By Robin Jacobson.
A few weeks ago, I impulsively signed up for an eight-part online course on Daniel Deronda, a 19th Century English novel by George Eliot. Why? I had never read the book, despite its fame as the Zionist novel that predated Zionism. But I remembered the movie fondly (English accents! Rolling green hills! Manor houses! Victorian costumes!). And certainly, the rave reviews for the Deronda course and its teacher, retired Harvard literature professor Ruth Wisse, were attention-grabbing. Journalists described the series as a “must-see,” “a high-spirited intellectual tour de force,” and “as gripping as anything currently on Netflix . . . [which] ought to be binged upon . . . ravenously.” Unable to resist, I borrowed the book, enrolled in the course, and started staying up late to savor Wisse’s insights. Below is my mini-blog on the experience – highly recommended!
Ruth Wisse reminds me of my favorite college professors, eloquent and inspiring about the power and importance of literature. To Wisse, literature is like Torah: “turn it and turn it and everything is in it.” In George Eliot’s Daniel Deronda, Wisse finds debates over feminism, family responsibility, identity, and globalism that all remain relevant today.
To Wisse, Daniel Deronda is “one of the most inspiring Jewish books ever written” even though George Eliot was not Jewish. The book made a case for Zionism two decades before the first Zionist Congress. Published in 1876, Deronda promoted a sovereign country for the Jewish people in the Land of Israel. Eliot was one of Israel’s “first visionaries,” wrote Abba Eban, the celebrated Israeli diplomat, in a tribute to the author. Streets in Jerusalem, Tel Aviv, and Haifa are named for George Eliot.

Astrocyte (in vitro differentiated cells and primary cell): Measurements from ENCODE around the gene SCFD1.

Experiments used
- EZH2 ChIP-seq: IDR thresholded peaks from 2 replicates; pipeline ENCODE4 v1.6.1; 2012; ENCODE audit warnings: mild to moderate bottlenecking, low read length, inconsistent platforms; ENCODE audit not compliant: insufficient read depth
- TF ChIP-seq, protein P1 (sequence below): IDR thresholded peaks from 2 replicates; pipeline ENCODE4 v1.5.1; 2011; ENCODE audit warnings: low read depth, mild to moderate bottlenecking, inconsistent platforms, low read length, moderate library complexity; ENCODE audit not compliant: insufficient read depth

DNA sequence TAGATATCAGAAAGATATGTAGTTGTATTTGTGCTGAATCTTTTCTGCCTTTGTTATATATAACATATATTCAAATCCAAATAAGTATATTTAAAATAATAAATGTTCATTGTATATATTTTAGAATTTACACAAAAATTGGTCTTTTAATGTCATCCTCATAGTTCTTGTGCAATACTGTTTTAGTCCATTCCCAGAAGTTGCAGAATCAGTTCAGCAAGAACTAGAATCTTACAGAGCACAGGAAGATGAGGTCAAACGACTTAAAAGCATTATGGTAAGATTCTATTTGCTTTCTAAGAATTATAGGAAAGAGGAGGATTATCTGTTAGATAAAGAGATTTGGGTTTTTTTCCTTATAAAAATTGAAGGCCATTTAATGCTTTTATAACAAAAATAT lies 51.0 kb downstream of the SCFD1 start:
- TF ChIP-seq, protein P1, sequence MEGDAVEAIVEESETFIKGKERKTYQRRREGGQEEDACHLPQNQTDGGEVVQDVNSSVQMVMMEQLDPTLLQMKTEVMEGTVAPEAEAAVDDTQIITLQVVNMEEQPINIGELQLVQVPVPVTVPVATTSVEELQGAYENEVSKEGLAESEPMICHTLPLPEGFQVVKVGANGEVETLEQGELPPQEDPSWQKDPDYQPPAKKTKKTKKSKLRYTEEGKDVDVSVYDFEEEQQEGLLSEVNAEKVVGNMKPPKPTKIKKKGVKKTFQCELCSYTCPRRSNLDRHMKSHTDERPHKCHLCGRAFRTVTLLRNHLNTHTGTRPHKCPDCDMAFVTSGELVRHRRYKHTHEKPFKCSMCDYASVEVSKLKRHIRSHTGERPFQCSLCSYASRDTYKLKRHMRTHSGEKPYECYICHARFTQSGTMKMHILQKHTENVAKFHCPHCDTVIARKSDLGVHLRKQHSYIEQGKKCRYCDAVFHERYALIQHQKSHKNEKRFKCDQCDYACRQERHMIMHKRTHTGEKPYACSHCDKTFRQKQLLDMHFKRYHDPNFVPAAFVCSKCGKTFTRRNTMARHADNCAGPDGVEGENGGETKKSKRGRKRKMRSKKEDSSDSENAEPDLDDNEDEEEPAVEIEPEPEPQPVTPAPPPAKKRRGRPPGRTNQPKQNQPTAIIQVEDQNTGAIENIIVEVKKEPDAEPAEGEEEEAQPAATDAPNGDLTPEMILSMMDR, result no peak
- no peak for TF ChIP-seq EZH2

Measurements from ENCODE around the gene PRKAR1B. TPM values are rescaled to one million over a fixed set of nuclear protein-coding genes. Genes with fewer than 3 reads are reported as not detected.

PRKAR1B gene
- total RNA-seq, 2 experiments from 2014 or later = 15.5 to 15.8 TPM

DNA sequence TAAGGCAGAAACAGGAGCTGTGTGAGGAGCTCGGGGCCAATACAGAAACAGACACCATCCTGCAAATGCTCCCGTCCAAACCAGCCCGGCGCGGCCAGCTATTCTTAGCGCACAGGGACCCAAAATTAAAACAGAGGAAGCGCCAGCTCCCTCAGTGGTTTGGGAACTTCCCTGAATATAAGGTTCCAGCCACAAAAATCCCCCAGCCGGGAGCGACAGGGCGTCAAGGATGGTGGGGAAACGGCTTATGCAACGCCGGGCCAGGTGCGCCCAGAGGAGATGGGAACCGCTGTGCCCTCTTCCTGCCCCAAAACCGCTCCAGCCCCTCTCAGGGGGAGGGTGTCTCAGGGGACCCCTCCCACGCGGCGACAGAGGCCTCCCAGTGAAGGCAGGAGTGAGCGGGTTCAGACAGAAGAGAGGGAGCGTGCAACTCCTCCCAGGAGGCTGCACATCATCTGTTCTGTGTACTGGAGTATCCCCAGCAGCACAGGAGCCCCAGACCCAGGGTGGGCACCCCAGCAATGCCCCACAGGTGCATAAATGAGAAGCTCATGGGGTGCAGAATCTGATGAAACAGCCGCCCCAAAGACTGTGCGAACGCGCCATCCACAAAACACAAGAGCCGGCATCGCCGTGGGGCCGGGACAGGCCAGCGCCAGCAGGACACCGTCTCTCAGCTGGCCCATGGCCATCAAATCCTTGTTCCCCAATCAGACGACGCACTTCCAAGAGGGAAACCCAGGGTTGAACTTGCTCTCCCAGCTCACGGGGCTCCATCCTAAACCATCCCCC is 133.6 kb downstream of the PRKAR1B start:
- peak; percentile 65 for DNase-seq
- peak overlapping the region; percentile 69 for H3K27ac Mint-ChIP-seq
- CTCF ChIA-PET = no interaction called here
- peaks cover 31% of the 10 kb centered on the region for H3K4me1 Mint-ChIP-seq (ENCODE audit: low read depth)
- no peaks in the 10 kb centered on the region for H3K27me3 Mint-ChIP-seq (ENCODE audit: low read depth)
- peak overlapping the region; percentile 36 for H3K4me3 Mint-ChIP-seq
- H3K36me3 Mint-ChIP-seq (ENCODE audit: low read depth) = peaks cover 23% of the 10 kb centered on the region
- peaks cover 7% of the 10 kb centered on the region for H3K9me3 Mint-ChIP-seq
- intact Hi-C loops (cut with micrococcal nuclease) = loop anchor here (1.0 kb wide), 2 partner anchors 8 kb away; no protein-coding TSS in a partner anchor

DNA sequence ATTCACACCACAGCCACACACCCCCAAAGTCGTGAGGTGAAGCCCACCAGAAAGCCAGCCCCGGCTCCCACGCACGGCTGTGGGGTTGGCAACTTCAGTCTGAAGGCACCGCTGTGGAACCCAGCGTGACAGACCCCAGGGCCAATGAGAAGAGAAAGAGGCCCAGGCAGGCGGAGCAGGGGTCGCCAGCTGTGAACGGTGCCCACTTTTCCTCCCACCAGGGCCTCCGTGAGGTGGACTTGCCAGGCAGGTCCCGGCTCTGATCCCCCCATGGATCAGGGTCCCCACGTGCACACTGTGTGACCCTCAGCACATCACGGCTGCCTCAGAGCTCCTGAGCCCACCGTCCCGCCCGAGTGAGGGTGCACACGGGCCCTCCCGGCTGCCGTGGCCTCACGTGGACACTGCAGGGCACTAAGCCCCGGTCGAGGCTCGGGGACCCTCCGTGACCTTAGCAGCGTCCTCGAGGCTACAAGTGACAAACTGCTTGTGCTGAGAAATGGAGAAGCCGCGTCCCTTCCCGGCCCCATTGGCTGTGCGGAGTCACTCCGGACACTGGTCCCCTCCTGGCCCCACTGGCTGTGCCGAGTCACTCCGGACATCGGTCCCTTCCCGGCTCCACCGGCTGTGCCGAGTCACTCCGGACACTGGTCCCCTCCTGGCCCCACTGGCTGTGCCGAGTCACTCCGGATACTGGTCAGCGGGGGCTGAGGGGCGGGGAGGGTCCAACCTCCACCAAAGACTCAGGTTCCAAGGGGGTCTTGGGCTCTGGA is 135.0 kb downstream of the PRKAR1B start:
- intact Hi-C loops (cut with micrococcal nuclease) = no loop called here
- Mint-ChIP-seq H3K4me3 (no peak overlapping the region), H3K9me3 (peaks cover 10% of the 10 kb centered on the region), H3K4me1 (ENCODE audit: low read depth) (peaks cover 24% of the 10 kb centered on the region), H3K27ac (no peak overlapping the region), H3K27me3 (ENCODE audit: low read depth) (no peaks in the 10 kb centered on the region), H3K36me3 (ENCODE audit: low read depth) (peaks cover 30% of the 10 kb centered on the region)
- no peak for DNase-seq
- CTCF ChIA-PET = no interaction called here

George Eliot (1819-1880) was the pen name of Mary Ann Evans. As Wisse recounts, Eliot was a most unlikely champion of Jews and Zionism. A lapsed Christian and self-taught philosopher (her formal education ended at age 16), she turned to novel writing as a way to communicate philosophical ideas more engagingly than in essays. The public adored her novels. Even Queen Victoria was a fan. Daniel Deronda, Eliot’s final novel, reflected her intense interest in Judaism and thorough study of Jewish texts.
Daniel Deronda tells the intersecting stories of Gwendolen Harleth, a spirited but selfish young Englishwoman, and Daniel Deronda, a kind but aimless young Englishman, the ward of an English nobleman. Both characters grow in self-awareness and find purpose over the course of the novel. Daniel is searching for information about his birth parents; by chance he is drawn into London’s Jewish world and the cause of Jewish nationalism, eventually discovering that he is himself Jewish. Wisse contends that Eliot interwove the two plot lines to demonstrate the interrelated fate of the English and the Jews.
Eliot believed, says Wisse, that England’s future as a civilized nation depended on its treatment of the Jews. Worried by rising anti-Jewish prejudice in Europe, Eliot wanted England to reject xenophobia and recognize that the Jews could retain their separateness without posing a threat to English society. Moreover, Eliot thought that Jews should aspire to regain their ancestral homeland – and that the English should help them. Just as the English drew strength from their roots in their island nation, even if they lived in other countries, so too, she believed, the Jews deserved roots in a national center.